David explained that he had the drag on max, and it was then that Capt Barry noted that David may have snagged the shoal at the shallow spot, as it was well up on the lures swimming depth.
David was not sure and yelled out for the boat to be put in neutral , which the rear admiral did immediately. This had the  desired effect and the spooling slowed dramatically, and even stopped and continued spasmodically , and David started to play in the fish.

Being convinced that David had a fish, and not the bottom, Capt Barry collected the gaff ( not the piddling, short one, rear admiral Julie purchased for the Capt Barry ,  BUT THE BIG MOTHER - so he could stay well away from whatever was on the other end of the line, and the pacifier  (to pacify the fish on landing it  on the boarding platform ) , and fitted the rod holder belt around David's waist.

Capt Barry then suggested David  wedge himself into  the corner of the boarding platform rails for support, and most important...... RELAX......BREATH   EASY.... AND ENJOY THE MOMENT.

Capt Barry then summoned the official photographer, Rhy, who was already on the job, shooting action shots by the millisecond.

Rear admiral Julie even left the helm for a quick look at all the action then returned to the helm to ensure we stayed away from Cordelia Rock, about 60 m away.

Capt Barry offered great support and unparalleled technical guidance to David during the process of him slowly bringing in the fish, between  runs , by pointing out that the four fellows in the tinny were only 70 m away and all pointing a watching, ( and probably  hoping that the blokes on the big white boat would lose the fish).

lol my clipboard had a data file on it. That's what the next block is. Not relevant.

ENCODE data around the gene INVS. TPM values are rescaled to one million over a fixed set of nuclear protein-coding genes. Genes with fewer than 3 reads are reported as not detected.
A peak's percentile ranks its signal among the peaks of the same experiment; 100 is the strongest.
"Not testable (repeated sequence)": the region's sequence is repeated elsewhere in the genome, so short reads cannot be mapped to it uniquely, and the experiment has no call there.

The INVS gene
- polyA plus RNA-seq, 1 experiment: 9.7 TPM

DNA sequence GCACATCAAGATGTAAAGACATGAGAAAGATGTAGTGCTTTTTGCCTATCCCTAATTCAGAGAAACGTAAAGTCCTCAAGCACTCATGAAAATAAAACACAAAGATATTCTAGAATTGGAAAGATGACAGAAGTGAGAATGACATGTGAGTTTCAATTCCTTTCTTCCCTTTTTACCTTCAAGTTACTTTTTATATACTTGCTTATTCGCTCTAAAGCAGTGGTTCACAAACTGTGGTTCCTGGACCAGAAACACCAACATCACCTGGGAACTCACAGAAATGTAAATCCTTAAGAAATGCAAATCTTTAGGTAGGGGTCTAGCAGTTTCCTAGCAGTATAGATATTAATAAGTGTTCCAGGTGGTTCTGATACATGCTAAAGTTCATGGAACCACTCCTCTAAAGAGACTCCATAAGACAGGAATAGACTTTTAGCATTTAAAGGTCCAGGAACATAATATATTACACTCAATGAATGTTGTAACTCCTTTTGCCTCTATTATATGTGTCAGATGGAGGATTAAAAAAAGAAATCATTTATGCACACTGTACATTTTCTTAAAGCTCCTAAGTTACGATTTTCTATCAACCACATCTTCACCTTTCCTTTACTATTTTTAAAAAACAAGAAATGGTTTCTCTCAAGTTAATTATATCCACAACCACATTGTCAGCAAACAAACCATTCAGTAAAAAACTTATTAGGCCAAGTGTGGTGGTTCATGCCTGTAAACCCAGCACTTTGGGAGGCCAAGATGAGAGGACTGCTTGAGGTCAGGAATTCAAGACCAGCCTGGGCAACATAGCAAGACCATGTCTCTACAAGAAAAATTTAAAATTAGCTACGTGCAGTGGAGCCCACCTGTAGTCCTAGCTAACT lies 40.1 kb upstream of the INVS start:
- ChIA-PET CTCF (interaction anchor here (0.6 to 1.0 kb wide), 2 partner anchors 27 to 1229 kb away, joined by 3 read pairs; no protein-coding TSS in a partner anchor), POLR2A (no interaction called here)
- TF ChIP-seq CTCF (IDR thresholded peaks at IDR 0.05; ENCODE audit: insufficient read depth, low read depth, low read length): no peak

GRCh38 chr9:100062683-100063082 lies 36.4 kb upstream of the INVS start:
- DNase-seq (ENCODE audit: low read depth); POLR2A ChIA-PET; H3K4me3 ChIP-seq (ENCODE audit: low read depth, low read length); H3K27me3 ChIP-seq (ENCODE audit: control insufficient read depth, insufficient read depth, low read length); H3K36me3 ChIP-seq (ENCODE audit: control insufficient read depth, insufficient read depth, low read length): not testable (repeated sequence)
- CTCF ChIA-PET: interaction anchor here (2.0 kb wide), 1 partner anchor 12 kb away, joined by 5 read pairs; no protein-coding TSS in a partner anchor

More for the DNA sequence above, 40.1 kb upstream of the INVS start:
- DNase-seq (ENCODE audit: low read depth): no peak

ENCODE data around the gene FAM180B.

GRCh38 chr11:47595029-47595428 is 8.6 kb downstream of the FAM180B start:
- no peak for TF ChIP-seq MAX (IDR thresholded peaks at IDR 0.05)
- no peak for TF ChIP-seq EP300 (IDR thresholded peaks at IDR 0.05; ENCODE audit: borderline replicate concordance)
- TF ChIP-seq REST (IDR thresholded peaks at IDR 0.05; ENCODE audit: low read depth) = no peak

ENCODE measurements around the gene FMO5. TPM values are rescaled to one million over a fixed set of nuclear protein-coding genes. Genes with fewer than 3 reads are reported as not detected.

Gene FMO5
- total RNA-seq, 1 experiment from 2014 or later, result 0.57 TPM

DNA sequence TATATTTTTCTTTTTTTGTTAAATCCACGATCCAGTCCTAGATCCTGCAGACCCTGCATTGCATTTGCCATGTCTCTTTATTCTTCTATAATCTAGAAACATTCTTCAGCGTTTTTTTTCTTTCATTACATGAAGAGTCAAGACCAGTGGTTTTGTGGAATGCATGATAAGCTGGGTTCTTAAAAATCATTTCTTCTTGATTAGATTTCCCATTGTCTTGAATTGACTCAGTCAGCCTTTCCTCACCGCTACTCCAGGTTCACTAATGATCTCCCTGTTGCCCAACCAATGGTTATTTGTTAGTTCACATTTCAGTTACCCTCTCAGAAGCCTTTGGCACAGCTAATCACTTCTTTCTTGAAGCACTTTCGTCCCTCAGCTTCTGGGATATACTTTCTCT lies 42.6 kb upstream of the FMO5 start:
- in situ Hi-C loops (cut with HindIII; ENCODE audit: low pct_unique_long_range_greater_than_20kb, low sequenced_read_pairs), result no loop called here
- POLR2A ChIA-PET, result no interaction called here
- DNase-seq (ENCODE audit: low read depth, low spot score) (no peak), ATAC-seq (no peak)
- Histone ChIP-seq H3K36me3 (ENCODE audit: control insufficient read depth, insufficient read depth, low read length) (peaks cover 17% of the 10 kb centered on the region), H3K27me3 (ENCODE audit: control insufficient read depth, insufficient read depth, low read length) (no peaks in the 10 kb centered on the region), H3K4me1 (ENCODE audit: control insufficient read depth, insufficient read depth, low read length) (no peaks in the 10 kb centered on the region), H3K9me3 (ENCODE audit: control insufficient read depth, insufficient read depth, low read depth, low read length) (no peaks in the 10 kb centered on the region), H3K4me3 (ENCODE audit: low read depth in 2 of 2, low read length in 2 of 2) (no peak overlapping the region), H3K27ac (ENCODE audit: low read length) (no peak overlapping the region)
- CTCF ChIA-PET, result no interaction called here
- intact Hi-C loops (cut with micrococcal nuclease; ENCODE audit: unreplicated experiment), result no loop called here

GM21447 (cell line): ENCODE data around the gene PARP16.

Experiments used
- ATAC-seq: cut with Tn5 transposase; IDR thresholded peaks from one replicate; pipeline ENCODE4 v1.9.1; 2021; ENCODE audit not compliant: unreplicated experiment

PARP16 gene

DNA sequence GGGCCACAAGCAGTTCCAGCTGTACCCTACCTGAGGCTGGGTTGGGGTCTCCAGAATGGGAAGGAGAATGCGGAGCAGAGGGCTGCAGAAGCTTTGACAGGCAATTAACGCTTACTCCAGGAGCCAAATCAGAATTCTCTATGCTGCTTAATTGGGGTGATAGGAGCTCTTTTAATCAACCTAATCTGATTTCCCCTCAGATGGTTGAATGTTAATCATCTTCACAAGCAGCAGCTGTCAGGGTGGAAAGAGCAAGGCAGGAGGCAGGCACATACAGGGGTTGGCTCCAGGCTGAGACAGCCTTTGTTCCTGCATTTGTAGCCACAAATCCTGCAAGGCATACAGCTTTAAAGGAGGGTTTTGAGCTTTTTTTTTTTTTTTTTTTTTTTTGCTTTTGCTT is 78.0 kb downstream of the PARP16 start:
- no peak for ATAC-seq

After an epic battle, David worked the fish near the boat, until we could see the flashes of white and colour in the blue waters. David also  had to instruct that the engines be put in neutral when the fish tied running under the boat.

Eventually Capt Barry opened the gate in the middle of the boarding platform rails and , on first attempt - which amazed Capt Barry considering his last failed attempts with the shark - Capt Barry gaffed the fish under the gills,  and ( as instructed by the fellow who sold Capt Barry the gaff ) in one fluid motion , lifted it through the gate and onto the boarding platform

It was a good thing that the laz door was closed or the fish would have ended up  in the laz or the engine room.

David closed the gate , to assist  keep the fish , a 1.2 m plus SPANISH MACKEREL , from thrashing its way back into the sea, while Capt Barry administered the pacifier.

Capt Barry had some difficulty with this bit ( one tough fish ) and rather than go into chapter and verse , David finished the job whilst Capt Barry held the mackerel.

When the mackerel was pacified Capt Barry tied a string around  its tail , put the fish in the fish tank built into the boarding platform and tied the other end to the tank box lid  lock for safe keeping.

We then stowed the gear, washed down the boarding platform and got back on course and under way for  the Palm Islands.

Of course,  there was great celebration on board, and recounting of the catch, during which the fish grew to enormous lengths. David explained that he had just knocked off the top of his first mornings beer when the fish struck, and .....after a suitable pause.........went off to find his beer.

Capt Barry pointed out how the fellows in the tinny must have felt, ie ... they had probably woken  early that morning, braved the seas to get to their favourite , secret location, miles from anywhere,  and been patiently waiting for hours for some action, when ......from out of nowhere ... this bloody big white plastic boat arrives, drops its lures in the water, does half a circuit of their patch, hooks a big fish right in front of them , lands it, then disappears , all in less than fifteen minutes.